A chemical assay on a typical piece of filter fabric showed a silver content of 2.3% by weight. This converts to 8.5 troy ounces per 1,000 square feet and is comparable to the silver content of many photographic films. The silver-bearing fabric is therefore of interest to reclaimers and other companies in the precious metals business. The fabric can be sold directly to them for its silver content.

Patent Citations
Cited PatentFiling datePublication dateApplicantTitle
US2507175 *Jul 11, 1947May 9, 1950Eastman Kodak CoSilver recovery
US3334995 *Jul 31, 1961Aug 8, 1967Minnesota Mining & MfgProcess of precipitating silver
US3660079 *Jan 28, 1971May 2, 1972Midland Processing IncPrecious metals recovery method
US3982932 *Aug 22, 1972Sep 28, 1976Eastman Kodak CompanyRecovery of silver from gelatinous photographic wastes
US4078916 *Apr 5, 1977Mar 14, 1978Horizons Research IncorporatedRecovery of silver and other valuable constituents from polyester based photographic film
US4131455 *Dec 9, 1977Dec 26, 1978Gaf CorporationSilver recovery
US4150977 *Oct 27, 1977Apr 24, 1979Keltek Processing, Inc.Process for stripping photographic materials
Non-Patent Citations
Reference
1"Silver Recovery from Spen Photographic Fixers Using Vensil", (Brochure) Ventron Corp., Lynn, Massachusetts (no date).
2Cook et al., in Journal of Applied Photographic Engineering, vol. 5, No. 3, Summer 1979, pp. 144-147.
Referenced by
Citing PatentFiling datePublication dateApplicantTitle
US5261945 *Jul 22, 1992Nov 16, 1993Her Majesty The Queen In Right Of Canada As Represented By The Minister Of Energy, Mines And ResourcesSelective recovery of gold and silver from carbonate eluates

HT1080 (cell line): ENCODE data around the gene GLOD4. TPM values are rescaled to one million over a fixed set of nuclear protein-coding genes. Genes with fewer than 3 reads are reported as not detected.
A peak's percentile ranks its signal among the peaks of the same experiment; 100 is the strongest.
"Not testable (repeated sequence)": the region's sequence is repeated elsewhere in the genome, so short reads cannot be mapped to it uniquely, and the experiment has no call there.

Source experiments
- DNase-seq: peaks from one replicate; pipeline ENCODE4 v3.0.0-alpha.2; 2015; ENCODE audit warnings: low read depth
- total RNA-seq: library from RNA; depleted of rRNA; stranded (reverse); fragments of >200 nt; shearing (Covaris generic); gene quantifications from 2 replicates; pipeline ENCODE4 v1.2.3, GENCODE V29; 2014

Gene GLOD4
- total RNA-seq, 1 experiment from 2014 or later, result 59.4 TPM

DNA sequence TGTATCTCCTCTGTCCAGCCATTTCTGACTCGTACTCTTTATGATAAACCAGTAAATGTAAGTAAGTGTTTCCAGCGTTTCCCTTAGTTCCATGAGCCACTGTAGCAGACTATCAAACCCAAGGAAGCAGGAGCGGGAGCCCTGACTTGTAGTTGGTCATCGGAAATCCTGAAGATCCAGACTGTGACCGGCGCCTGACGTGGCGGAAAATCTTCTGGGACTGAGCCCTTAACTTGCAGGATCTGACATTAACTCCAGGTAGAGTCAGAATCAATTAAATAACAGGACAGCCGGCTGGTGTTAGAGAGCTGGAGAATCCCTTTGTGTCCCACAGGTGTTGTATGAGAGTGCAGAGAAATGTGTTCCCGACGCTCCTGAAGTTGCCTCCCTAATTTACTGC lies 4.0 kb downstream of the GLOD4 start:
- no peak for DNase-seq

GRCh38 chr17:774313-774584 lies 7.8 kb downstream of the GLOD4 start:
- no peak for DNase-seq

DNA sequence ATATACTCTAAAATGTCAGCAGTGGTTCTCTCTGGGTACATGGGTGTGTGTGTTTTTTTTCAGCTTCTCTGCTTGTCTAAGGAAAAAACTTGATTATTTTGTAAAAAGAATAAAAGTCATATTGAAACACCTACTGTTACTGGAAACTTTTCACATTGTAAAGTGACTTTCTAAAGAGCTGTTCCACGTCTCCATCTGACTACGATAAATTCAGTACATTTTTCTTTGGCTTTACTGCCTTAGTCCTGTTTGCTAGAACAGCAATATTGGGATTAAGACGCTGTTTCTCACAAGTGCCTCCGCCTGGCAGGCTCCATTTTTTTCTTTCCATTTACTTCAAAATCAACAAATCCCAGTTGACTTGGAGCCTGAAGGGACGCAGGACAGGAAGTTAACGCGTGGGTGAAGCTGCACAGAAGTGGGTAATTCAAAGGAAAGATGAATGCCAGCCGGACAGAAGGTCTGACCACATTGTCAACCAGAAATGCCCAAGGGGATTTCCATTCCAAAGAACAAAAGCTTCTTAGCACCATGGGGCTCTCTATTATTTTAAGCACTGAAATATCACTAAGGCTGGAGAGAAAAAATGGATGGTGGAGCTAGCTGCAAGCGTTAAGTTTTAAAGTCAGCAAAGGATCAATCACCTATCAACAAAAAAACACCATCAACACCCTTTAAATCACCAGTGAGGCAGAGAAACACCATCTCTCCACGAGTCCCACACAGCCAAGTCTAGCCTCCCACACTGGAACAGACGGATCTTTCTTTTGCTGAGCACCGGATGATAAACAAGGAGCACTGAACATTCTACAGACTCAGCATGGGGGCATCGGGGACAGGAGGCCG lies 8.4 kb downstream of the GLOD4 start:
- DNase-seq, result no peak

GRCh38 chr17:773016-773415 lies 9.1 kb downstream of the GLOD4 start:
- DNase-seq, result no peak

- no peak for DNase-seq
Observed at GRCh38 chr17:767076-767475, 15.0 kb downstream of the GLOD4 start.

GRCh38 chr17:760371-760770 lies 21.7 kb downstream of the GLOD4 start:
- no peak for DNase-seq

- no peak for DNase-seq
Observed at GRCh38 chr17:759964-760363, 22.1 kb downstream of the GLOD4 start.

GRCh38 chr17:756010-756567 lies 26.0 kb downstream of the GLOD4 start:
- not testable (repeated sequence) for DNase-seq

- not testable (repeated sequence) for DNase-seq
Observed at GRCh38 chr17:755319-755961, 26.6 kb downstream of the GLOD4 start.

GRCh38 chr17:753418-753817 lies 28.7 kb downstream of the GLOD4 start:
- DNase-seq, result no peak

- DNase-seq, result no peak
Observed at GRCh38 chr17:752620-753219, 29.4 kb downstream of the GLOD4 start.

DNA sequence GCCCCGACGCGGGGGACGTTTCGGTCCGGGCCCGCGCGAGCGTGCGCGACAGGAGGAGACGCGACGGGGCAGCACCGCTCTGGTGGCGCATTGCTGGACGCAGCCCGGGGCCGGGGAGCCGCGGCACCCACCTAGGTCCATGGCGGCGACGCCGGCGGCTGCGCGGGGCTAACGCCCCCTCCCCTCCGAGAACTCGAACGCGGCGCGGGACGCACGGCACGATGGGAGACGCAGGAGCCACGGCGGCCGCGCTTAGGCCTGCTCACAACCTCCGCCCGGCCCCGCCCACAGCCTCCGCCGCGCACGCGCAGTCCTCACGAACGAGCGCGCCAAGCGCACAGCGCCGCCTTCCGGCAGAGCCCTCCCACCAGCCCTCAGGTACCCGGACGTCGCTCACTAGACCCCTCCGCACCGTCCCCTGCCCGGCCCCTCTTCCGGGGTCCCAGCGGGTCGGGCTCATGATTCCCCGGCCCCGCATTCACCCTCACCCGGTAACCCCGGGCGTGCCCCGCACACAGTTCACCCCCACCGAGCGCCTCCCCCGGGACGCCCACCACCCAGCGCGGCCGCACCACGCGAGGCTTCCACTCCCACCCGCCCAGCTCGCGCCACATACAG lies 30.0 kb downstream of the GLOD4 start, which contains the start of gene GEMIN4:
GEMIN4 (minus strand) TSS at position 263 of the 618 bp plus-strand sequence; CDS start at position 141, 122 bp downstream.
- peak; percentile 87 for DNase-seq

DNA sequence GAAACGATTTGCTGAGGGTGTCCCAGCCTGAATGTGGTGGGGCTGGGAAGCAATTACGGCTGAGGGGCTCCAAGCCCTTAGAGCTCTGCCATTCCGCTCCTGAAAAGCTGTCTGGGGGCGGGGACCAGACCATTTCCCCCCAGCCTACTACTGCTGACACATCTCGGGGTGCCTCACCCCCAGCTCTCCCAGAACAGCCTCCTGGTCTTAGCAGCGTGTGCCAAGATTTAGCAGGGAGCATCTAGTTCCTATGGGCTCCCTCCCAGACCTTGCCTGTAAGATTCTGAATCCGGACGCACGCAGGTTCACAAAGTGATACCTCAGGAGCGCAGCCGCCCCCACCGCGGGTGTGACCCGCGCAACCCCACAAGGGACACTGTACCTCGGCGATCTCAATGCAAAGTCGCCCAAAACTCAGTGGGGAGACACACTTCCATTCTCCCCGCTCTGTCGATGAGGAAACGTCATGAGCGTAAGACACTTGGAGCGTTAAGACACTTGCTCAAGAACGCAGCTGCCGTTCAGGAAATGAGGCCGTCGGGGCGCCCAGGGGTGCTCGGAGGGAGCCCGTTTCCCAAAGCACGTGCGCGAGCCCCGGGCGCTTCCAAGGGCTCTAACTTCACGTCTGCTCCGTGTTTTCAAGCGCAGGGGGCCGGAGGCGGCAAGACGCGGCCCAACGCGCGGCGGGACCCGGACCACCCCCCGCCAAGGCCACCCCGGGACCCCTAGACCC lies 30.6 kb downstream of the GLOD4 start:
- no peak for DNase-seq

US5549820 *Mar 4, 1994Aug 27, 1996Eastman Kodak CompanyApparatus for removing a component from solution
US5688401 *May 16, 1996Nov 18, 1997Eastman Kodak CompanyApparatus for removing silver from spent photoprocessing solution
US5695645 *May 16, 1996Dec 9, 1997Eastman Kodak CompanyMethods for removing silver from spent photoprocessing solution
US6797033Nov 21, 2002Sep 28, 2004Shipley Company, L.L.C.Method for recovering catalytic metals
US20030209106 *Nov 21, 2002Nov 13, 2003Shipley Company, L.L.C.Method for recovering catalytic metals
US20150152520 *Oct 15, 2014Jun 4, 2015Tetra Recycling, Inc.Method of Recovering Silver and Paper from Silver-Coated Paper Film
EP0092261A1 *Feb 15, 1983Oct 26, 1983Reinhard ArnoldProcess and apparatus for the recovery of silver from films and fixing baths
EP0366334A1 *Oct 17, 1989May 2, 1990E.I. DU PONT DE NEMOURS & COMPANY INCORPORATEDImprovements in or relating to the recovery of silver
EP0590364A2 *Sep 8, 1993Apr 6, 1994Du Pont De Nemours (Deutschland) GmbhMethod and device for processing of a light-sensitive recording material for tanning development
EP0863138A1 *Feb 21, 1998Sep 9, 1998Eastman Kodak CompanyA process for recovering mercapto-s-triazines from silver precipitate
EP1321534A2 *Nov 20, 2002Jun 25, 2003Shipley Company, L.L.C.A method for recovering catalytic metals
Classifications
U.S. Classification75/713, 396/518, 134/64.00P
International ClassificationC22B11/00, G03C11/24, C22B7/00
Cooperative ClassificationY02P10/234, G03C11/24, C22B7/007, C22B11/04
European ClassificationG03C11/24, C22B7/00D1, C22B11/04